As shown in Fig. 4a, the average concentrations of SOC were lower than 1 µg C m−3 when T<15°C in all seasons under different pollution conditions, and they increased notably with the increasing temperature, reaching the highest levels at T>30°C. The peak concentrations were almost twice those at T<10°C. These results highlight the important role of temperature in boosting the ambient SOC formation. Previous chamber experiments and field observations have found that increasing temperature could not only promote the emissions of biogenic VOCs emissions but also enhance the oxidation reactions (Ding et al., 2011; Svendby et al., 2008). The positive trends were very clear, especially in fall and winter during the pollution conditions (PM>10µgm-3), suggesting that the effects of temperature would be more remarkable on SOC formation in cold seasons. This is further confirmed by the correlation coefficients being stronger in winter and fall (Rp=0.42–0.57) than in spring and summer (Rp=0.10–0.35).

In contrast to temperature dependence, SOC was less sensitive to RH in all seasons and did not exhibit clear trends (Fig. 4b). Under the clean and low-PM-pollution conditions, SOC showed a much flatter trend with the increase in RH. Under medium-PM-pollution conditions, the highest SOC levels were observed in low-RH groups (RH<60 %) and did not change extensively in high-RH groups, while under high-PM-pollution conditions, the responses of SOC to RH groups varied across different seasons. In the summer period, SOC levels showed less variation in 2020, while in 2021 the highest SOC concentrations occurred in the low-RH groups (50%<RH<60%) and then decreased with the increase in RH. The SOC behaviors in the two winter periods were also different, with comparable concentrations across the RH groups in 2020 but much higher SOC levels in the medium RH group in 2021. The SOC behaviors in the spring and fall seasons exhibited fewer variations with the RH groups. The weak relationship between SOC and RH suggested that aqueous-phase chemistry may not be the major formation pathway of SOC in our site, which is different from observations in northern China (Guo et al., 2012; Wang et al., 2012) but similar to a location with comparable site characteristics in suburban Shanghai (M. Wang et al., 2022).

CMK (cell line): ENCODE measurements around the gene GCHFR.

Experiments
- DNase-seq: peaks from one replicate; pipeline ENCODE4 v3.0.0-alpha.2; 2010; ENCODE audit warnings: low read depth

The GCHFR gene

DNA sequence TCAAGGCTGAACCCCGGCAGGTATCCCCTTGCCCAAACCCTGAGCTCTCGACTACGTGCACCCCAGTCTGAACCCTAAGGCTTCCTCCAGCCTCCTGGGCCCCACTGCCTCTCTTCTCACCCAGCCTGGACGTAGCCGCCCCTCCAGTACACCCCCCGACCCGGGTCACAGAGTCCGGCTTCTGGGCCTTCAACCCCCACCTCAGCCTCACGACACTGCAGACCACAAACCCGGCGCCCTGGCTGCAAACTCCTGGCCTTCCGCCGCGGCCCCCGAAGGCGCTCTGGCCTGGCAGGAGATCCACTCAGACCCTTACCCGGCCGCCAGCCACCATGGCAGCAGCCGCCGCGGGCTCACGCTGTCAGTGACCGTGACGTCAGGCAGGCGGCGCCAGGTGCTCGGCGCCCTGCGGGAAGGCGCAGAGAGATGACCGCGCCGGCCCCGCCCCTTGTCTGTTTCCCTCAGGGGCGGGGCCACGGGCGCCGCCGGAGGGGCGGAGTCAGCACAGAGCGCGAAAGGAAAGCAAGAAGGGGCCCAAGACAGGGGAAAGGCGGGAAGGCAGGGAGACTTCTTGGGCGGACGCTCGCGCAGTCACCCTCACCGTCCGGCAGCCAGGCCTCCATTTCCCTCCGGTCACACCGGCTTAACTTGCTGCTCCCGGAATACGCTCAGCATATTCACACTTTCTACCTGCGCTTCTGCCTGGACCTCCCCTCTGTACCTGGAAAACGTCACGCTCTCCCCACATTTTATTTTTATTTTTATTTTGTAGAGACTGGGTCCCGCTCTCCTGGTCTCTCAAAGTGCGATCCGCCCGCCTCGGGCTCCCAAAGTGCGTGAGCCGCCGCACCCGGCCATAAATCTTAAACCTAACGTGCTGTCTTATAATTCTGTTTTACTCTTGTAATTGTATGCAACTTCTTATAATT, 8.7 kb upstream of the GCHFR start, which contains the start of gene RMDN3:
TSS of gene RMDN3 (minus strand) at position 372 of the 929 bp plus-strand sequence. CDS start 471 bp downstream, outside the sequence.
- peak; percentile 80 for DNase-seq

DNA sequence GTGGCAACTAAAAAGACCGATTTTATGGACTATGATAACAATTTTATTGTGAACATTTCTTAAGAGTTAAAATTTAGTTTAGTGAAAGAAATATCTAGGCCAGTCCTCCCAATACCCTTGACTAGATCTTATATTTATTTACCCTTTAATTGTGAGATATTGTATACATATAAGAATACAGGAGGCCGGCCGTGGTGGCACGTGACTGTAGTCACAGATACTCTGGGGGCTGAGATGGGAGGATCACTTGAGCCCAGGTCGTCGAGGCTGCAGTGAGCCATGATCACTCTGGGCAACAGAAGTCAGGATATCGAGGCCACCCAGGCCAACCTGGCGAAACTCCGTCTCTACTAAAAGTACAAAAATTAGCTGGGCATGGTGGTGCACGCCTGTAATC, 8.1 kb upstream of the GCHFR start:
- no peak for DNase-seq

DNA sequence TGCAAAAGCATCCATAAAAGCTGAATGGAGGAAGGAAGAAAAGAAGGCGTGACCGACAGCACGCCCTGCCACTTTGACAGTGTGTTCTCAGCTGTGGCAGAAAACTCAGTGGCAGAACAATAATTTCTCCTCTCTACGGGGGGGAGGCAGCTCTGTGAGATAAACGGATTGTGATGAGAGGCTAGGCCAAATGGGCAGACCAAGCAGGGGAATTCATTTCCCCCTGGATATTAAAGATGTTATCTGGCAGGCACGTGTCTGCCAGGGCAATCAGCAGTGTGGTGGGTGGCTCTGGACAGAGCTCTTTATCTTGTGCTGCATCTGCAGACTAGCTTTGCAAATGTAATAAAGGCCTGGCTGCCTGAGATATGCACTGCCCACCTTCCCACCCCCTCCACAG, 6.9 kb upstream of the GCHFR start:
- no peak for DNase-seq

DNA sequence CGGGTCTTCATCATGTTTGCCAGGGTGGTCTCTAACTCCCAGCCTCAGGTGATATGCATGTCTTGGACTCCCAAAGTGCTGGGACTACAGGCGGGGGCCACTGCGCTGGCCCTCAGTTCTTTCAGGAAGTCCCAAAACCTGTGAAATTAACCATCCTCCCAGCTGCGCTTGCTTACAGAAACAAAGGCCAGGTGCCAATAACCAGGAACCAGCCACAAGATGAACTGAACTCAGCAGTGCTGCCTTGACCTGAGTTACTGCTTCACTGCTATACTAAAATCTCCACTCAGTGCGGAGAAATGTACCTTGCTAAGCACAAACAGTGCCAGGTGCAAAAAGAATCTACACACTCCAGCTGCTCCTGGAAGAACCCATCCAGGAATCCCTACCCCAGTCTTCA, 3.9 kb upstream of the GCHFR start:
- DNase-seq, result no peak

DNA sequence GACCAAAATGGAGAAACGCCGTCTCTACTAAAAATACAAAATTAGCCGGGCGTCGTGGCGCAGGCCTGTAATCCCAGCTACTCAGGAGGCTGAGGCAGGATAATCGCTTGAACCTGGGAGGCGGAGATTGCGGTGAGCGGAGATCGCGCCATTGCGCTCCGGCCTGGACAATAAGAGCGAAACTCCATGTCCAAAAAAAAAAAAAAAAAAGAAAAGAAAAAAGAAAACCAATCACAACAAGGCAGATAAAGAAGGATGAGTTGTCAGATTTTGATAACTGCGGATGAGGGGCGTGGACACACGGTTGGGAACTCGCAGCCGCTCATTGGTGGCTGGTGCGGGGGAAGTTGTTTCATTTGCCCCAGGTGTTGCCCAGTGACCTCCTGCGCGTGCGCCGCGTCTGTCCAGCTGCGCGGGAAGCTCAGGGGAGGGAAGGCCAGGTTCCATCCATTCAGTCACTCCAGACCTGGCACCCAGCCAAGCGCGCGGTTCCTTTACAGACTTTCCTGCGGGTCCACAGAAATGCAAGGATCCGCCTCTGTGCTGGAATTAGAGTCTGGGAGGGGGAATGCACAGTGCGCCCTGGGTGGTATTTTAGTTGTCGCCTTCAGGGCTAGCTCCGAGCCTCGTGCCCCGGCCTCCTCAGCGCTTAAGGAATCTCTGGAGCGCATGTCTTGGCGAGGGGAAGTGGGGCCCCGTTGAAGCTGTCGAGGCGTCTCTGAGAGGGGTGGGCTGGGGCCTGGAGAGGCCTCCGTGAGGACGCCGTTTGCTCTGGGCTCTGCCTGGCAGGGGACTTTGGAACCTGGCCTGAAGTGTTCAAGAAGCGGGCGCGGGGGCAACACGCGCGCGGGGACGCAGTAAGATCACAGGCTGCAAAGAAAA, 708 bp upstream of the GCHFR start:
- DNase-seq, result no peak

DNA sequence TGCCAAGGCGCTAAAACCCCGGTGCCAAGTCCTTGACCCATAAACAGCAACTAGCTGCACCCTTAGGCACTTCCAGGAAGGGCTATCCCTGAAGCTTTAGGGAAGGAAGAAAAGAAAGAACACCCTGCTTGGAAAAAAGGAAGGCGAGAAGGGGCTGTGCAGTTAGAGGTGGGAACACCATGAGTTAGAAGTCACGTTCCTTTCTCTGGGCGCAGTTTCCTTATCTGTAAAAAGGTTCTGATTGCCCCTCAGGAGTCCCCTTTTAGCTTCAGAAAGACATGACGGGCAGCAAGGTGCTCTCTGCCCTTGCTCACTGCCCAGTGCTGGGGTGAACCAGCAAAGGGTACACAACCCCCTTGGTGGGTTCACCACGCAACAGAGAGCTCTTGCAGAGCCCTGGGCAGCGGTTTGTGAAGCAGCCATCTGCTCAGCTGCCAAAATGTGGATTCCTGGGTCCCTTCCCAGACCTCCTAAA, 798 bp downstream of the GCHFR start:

The relationships between SOC and atmospheric oxidant Ox levels under different pollution conditions in individual seasons are shown in Fig. 5a. Atmospheric oxidants Ox (O3+NO2) can be utilized to indicate the ability of atmospheric oxidation associated with photochemical reactions (Kley et al., 1994; Notario et al., 2013). A previous offline measurement study in Hong Kong reported positive correlations between SOC and O3 and highlighted that SOC formation was sensitive to the oxidant levels (Hu et al., 2008). In this study, SOC levels in spring and summer were less sensitive to the Ox under low- and medium-PM-pollution conditions (PM<25ugm-3). However, under high-PM-pollution conditions, the enhancement of SOC with the increase in Ox was only found when Ox<100 ppb; as Ox increased further, SOC started to decline. In winter, SOC levels showed a clear positive trend with increasing Ox, especially under medium- and high-PM-pollution conditions. The daily highest Ox is commonly seen from noon to the late afternoon when the solar radiation is the strongest. The positive correlations of SOC with Ox in winter highlighted that the photochemical formation might remain highly efficient and play an important role in contributing to high SOC levels and air pollution.